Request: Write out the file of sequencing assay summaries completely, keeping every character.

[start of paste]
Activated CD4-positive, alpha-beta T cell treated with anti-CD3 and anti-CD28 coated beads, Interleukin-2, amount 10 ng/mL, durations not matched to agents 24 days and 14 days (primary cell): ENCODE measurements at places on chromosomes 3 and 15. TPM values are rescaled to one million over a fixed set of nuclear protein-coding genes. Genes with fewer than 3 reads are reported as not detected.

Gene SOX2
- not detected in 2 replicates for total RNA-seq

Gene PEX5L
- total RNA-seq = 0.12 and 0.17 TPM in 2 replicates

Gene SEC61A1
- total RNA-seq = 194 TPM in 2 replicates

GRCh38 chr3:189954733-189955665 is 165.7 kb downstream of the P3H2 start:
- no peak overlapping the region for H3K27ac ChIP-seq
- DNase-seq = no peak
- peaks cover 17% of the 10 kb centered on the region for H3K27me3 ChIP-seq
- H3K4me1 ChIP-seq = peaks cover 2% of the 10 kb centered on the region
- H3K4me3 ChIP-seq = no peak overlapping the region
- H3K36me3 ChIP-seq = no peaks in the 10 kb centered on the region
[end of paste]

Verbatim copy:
Activated CD4-positive, alpha-beta T cell treated with anti-CD3 and anti-CD28 coated beads, Interleukin-2, amount 10 ng/mL, durations not matched to agents 24 days and 14 days (primary cell): ENCODE measurements at places on chromosomes 3 and 15. TPM values are rescaled to one million over a fixed set of nuclear protein-coding genes. Genes with fewer than 3 reads are reported as not detected.

Gene SOX2
- not detected in 2 replicates for total RNA-seq

Gene PEX5L
- total RNA-seq = 0.12 and 0.17 TPM in 2 replicates

Gene SEC61A1
- total RNA-seq = 194 TPM in 2 replicates

GRCh38 chr3:189954733-189955665 is 165.7 kb downstream of the P3H2 start:
- no peak overlapping the region for H3K27ac ChIP-seq
- DNase-seq = no peak
- peaks cover 17% of the 10 kb centered on the region for H3K27me3 ChIP-seq
- H3K4me1 ChIP-seq = peaks cover 2% of the 10 kb centered on the region
- H3K4me3 ChIP-seq = no peak overlapping the region
- H3K36me3 ChIP-seq = no peaks in the 10 kb centered on the region